Martin Luther talked about the theology of the cross and the theology of glory.  The theology of glory (seeking power, riches, and earthly honor for oneself) is a false gospel, and it was forever rejected by Jesus Christ’s entire earthly existence, from his birth as a poor Jew to his death as a poor Jew, homeless and dependent on the kindness of others (from infancy at his mother’s breast, to an adulthood which began with rejecting the temptation to be self-reliant, when asked to turn a stone into bread in the desert) in between.

The theology of the cross is not just about the fact that Christ was king of the universe, but he had to borrow somebody else’s donkey to ride into town, not just that he chose not to call legions of angels to save him from the cross.  Christ’s rejection of power and strength is a revelation of who God is.  That is, the theology of the cross is not just descriptive of the character of a particular action or set of actions in a particular person.  It is a revelation of the character of God.

I pray that the American church would die to its own pursuit of power, a prerequisite to pursuing the way of the cross.  Good Friday is a perfect day for the church to die.



Not an Obituary

The picture above is clearly Martin Luther King, Jr., and that’s Andrew Young to the left, but who is the young man in the clerical collar beside King (separated by a newspaper crease, not inserted into the picture)?  Richard John Neuhaus.  Before he died last Thursday, I knew very little about him:

  1. He converted to Roman Catholicism from Lutheranism and at least some LCMSers that I have known still wanted to claim him and his accomplishments based on his heritage.
  2. He founded First Things.  (And while I did know this fact, I still know next-to-nothing about the periodical.)
  3. He wrote an amazing book on practical ministry called Freedom for Ministry, which contains some great material.  For instance, “The pursuit of holiness is not so much the observance of limits as the exercise of freedom.”  I think that sentiment well describes my own experience of vocational discovery during my time at Duke these past three years.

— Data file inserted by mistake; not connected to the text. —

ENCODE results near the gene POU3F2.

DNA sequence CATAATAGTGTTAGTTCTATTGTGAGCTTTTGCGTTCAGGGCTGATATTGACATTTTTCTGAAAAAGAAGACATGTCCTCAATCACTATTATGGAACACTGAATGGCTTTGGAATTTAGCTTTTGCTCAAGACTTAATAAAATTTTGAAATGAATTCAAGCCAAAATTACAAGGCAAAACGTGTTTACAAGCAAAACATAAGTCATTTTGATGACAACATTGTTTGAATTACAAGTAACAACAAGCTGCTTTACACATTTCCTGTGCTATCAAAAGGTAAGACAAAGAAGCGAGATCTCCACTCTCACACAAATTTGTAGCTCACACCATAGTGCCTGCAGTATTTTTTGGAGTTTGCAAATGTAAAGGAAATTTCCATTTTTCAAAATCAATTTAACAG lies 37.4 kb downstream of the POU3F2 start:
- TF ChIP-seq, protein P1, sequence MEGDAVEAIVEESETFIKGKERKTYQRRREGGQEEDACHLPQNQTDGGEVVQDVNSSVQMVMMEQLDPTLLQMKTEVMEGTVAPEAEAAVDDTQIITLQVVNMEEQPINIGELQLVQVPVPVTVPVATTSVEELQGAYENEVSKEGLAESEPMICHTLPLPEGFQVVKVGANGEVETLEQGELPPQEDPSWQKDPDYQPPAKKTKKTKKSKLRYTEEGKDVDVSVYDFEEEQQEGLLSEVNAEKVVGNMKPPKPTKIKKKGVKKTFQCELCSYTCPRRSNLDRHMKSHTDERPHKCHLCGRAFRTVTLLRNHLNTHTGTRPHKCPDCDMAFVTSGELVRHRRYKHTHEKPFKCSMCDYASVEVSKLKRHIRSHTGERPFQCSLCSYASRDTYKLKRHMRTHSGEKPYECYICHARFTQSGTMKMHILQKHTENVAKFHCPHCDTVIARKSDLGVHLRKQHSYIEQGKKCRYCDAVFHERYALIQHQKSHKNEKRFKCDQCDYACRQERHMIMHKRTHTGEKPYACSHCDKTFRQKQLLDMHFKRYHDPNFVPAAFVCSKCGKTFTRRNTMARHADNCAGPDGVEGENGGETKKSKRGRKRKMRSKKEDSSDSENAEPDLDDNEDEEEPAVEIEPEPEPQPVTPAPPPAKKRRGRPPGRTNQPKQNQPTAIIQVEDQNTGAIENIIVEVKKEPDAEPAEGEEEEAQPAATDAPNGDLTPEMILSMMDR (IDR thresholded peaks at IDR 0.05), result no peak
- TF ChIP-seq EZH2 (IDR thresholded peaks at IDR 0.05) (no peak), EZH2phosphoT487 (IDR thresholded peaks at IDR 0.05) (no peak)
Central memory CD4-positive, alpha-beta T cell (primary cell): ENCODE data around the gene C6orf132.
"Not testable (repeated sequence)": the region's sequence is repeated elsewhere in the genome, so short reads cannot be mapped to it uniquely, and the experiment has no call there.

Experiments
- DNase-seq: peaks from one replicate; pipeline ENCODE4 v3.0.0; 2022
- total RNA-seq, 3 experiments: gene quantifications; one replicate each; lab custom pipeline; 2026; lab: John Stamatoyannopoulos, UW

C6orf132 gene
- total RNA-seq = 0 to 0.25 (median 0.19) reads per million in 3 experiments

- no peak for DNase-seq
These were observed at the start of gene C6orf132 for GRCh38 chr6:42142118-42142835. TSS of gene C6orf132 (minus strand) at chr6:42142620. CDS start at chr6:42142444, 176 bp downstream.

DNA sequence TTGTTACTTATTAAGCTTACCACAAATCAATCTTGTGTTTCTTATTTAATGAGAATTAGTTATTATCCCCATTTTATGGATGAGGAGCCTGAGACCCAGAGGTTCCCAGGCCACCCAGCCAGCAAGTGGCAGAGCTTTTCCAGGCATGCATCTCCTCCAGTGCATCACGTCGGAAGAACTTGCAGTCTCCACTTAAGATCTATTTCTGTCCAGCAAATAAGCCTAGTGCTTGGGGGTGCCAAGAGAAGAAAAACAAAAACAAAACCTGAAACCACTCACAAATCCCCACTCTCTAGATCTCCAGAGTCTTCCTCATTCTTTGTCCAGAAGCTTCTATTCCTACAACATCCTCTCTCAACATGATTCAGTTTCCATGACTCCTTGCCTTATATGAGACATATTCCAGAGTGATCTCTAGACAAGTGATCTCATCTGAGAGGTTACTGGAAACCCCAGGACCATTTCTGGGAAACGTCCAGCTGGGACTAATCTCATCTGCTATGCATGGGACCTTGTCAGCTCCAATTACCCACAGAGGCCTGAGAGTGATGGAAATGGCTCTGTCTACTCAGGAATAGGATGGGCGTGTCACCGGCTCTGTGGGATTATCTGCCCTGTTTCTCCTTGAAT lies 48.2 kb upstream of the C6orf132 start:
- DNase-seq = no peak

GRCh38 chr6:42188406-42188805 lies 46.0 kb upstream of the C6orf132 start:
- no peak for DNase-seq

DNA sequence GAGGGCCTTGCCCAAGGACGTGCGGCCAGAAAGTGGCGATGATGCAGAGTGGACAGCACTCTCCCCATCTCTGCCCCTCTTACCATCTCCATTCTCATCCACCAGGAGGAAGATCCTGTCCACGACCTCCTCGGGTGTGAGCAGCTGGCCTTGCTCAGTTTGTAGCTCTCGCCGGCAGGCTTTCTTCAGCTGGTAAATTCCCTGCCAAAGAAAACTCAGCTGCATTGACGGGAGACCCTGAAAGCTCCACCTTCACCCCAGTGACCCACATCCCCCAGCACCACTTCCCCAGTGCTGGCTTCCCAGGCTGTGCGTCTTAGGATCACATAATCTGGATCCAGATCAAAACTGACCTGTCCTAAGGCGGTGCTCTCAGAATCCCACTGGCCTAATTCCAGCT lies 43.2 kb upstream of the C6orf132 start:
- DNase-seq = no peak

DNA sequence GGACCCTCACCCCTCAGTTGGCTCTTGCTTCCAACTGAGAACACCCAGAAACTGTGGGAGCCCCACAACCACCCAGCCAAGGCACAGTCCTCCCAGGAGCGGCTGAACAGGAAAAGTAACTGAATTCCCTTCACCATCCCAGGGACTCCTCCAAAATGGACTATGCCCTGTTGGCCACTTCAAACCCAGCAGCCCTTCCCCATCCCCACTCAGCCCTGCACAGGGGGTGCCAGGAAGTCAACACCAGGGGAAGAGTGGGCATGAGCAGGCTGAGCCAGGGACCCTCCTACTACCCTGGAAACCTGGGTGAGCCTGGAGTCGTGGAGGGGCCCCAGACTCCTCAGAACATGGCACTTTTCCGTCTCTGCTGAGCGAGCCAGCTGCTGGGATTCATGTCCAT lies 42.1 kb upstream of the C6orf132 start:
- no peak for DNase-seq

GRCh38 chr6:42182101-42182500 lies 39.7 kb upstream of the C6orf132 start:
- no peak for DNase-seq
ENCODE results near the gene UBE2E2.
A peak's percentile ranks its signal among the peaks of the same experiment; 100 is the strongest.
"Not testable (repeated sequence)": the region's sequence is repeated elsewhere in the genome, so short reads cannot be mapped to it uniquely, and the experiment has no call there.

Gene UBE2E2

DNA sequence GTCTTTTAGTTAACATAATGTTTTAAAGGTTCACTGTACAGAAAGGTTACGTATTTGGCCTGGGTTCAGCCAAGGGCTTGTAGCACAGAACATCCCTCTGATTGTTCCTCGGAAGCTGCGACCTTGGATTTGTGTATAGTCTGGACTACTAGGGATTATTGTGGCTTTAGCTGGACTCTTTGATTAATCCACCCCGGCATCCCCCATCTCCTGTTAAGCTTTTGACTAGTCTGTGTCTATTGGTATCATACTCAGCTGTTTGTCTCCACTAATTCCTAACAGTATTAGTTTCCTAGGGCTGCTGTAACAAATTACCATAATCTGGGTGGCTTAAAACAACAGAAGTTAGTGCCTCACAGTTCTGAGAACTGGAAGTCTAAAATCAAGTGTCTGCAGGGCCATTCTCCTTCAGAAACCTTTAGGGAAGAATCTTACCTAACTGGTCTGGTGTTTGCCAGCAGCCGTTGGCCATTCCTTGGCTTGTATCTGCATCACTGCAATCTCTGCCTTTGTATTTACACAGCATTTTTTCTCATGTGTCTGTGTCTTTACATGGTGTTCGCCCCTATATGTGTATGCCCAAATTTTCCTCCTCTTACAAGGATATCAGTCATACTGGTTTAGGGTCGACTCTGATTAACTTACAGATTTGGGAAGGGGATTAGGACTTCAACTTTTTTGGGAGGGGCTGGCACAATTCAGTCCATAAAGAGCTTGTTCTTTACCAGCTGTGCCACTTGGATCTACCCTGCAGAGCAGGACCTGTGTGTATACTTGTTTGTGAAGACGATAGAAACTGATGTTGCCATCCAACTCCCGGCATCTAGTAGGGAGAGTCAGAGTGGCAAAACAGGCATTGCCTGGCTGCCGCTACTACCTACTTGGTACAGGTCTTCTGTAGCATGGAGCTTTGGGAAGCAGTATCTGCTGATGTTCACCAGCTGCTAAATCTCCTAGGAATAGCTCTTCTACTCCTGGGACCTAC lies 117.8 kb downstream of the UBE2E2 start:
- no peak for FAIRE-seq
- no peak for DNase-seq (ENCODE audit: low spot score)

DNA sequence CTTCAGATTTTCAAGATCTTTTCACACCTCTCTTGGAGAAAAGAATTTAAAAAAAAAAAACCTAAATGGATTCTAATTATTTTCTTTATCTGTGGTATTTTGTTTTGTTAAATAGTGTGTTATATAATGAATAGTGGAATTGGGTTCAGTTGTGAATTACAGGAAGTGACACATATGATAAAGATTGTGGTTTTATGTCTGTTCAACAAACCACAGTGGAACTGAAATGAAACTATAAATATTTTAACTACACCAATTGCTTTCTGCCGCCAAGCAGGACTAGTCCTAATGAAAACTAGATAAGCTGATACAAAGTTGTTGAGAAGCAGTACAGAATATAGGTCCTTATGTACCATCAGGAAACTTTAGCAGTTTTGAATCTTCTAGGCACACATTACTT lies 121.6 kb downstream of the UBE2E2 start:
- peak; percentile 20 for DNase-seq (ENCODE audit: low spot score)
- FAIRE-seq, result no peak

What I didn’t realize was how polarizing his politics were.  Thanks to my friend, Nick, I have begun to get a glimpse.  He directed me to an article on Andrew Sullivan’s The Daily Dish blog for The Atlantic, which in turn directed me to an article on Damon Linker’s blog for The New Republic, which names among Neuhaus’ “Protestant friends” Pat Robertson, Chuck Colson, James Dobson, and Ralph Reed.  Certainly, as far as I know, “friends” is a politically loaded statement rather than a description of warm and personal relationships among these men, but that’s a heck of a crowd for a highly respected theologian to hang out with, especially considering that Neuhaus marched with MLK in Selma and later protested the Vietnam War.  Just goes to show how little we can know about the lives of people whose ideas in one realm (theology) we truly love and whose ideas in another realm (politics) we can find ourselves despising.  Of course, the idea of separating theology and politics into two separate realms may be again showing how unfamiliar I am with any of Neuhaus’ work, but my thought is that he is quite willing and able to forgive the slight (and especially willing since last Thursday, being in Heaven and all).  But I’ll also try to remedy my unfamiliarity with his work.  But I just now typed his name into that 11.5-page single-spaced document I keep, called “Books to Find” (almost long enough to start italicizing the title rather than putting it in quotes),  so there’s certainly the possibility that he and I might meet before I get to it.